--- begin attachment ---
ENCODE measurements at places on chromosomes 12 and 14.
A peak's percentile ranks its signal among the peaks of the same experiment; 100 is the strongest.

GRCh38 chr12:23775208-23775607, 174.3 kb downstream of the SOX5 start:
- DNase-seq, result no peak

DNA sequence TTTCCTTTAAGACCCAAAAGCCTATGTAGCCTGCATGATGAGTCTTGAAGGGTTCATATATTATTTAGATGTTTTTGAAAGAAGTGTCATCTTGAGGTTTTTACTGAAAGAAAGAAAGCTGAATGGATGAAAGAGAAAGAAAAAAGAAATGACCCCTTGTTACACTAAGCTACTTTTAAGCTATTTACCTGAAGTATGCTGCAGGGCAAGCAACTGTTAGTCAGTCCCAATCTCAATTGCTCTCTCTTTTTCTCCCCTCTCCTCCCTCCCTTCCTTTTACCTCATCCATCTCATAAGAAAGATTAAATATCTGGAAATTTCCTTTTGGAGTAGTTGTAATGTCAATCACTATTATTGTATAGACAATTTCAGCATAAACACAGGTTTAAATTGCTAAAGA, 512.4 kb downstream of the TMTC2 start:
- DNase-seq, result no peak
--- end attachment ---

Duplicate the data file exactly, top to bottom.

ENCODE measurements at places on chromosomes 12 and 14.
A peak's percentile ranks its signal among the peaks of the same experiment; 100 is the strongest.

GRCh38 chr12:23775208-23775607, 174.3 kb downstream of the SOX5 start:
- DNase-seq, result no peak

DNA sequence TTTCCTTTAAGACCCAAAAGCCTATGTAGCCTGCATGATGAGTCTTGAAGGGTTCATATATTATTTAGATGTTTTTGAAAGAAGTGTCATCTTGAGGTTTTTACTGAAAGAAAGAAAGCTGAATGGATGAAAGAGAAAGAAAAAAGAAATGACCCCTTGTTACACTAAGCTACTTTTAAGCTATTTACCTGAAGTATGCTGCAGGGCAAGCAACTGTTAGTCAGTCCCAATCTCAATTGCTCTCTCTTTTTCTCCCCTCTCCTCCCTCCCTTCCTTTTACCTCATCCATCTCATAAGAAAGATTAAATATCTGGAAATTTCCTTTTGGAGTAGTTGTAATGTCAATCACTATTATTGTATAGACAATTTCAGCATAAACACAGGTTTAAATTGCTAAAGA, 512.4 kb downstream of the TMTC2 start:
- DNase-seq, result no peak